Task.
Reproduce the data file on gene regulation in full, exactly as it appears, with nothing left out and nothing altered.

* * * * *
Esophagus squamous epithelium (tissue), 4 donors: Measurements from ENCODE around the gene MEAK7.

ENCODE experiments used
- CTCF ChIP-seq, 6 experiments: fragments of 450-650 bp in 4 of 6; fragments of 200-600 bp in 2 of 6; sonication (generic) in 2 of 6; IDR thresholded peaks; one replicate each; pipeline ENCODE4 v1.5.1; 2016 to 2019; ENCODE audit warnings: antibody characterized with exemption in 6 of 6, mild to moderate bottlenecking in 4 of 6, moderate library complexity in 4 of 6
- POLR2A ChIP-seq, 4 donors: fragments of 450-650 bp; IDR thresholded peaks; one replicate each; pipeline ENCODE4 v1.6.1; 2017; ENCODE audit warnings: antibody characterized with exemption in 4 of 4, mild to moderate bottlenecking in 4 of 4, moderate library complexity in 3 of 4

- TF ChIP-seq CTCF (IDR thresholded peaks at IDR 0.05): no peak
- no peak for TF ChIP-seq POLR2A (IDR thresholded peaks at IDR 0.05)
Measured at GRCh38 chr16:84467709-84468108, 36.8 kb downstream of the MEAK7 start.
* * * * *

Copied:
Esophagus squamous epithelium (tissue), 4 donors: Measurements from ENCODE around the gene MEAK7.

ENCODE experiments used
- CTCF ChIP-seq, 6 experiments: fragments of 450-650 bp in 4 of 6; fragments of 200-600 bp in 2 of 6; sonication (generic) in 2 of 6; IDR thresholded peaks; one replicate each; pipeline ENCODE4 v1.5.1; 2016 to 2019; ENCODE audit warnings: antibody characterized with exemption in 6 of 6, mild to moderate bottlenecking in 4 of 6, moderate library complexity in 4 of 6
- POLR2A ChIP-seq, 4 donors: fragments of 450-650 bp; IDR thresholded peaks; one replicate each; pipeline ENCODE4 v1.6.1; 2017; ENCODE audit warnings: antibody characterized with exemption in 4 of 4, mild to moderate bottlenecking in 4 of 4, moderate library complexity in 3 of 4

- TF ChIP-seq CTCF (IDR thresholded peaks at IDR 0.05): no peak
- no peak for TF ChIP-seq POLR2A (IDR thresholded peaks at IDR 0.05)
Measured at GRCh38 chr16:84467709-84468108, 36.8 kb downstream of the MEAK7 start.